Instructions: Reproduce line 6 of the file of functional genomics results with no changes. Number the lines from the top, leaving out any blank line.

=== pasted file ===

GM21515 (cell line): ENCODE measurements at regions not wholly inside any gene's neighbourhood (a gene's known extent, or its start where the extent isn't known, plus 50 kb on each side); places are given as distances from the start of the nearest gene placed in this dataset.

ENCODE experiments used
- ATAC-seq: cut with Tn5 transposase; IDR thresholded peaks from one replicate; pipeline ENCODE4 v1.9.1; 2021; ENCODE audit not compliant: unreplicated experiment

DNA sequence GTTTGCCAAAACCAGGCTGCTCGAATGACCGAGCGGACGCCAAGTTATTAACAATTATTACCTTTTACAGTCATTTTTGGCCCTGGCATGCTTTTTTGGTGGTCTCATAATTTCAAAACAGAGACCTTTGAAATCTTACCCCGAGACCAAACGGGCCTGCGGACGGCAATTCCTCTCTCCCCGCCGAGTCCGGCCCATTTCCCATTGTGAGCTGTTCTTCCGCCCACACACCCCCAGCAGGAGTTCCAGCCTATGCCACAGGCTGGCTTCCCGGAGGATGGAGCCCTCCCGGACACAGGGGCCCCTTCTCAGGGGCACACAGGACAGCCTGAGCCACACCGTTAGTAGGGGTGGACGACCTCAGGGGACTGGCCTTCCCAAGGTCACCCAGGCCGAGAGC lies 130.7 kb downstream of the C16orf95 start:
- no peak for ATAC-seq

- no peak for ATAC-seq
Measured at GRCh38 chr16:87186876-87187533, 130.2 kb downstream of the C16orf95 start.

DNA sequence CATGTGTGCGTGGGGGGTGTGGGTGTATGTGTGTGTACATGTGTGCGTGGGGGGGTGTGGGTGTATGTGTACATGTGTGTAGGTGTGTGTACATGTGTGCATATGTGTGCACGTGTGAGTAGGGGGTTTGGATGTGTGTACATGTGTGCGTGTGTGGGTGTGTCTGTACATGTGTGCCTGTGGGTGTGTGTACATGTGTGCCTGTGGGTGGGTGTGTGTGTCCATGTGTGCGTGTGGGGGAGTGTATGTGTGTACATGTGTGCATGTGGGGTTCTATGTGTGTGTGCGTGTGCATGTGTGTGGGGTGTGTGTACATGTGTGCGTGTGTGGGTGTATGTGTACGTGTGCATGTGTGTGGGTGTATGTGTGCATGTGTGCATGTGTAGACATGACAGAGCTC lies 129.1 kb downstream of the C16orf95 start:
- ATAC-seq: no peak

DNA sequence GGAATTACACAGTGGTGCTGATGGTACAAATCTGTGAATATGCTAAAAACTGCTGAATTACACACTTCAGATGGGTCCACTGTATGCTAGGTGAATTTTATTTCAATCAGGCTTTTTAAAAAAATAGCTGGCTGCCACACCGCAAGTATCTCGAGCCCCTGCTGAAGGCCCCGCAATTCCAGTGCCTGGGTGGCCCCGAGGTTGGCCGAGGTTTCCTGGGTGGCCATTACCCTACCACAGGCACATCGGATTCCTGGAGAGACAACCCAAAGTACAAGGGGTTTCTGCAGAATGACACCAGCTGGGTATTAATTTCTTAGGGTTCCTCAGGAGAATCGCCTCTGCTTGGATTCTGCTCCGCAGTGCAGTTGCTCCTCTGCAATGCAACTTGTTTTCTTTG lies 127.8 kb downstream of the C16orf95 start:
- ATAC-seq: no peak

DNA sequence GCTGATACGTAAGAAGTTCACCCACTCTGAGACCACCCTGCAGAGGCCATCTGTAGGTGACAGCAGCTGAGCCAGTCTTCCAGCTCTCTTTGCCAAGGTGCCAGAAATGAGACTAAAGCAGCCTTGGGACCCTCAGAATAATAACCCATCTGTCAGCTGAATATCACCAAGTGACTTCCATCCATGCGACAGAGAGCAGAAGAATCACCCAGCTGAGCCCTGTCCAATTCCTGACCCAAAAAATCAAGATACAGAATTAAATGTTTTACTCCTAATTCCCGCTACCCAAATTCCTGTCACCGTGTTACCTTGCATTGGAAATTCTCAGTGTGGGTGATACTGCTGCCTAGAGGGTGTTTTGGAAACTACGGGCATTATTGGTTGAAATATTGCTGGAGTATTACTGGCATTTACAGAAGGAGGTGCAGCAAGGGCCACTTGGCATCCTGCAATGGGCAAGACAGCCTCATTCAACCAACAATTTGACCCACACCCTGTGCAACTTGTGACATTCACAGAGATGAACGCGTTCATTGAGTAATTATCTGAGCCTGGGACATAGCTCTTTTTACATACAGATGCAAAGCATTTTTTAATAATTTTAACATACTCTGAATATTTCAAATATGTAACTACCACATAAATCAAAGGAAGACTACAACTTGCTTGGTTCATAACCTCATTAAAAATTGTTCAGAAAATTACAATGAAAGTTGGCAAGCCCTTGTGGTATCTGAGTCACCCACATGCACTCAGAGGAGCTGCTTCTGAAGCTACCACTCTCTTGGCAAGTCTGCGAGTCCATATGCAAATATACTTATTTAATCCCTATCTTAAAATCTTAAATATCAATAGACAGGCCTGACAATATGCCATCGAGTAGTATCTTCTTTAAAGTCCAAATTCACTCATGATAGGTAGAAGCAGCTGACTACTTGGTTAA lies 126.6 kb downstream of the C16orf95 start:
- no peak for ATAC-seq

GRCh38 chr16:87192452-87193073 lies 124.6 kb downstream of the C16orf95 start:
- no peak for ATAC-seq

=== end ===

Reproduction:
- no peak for ATAC-seq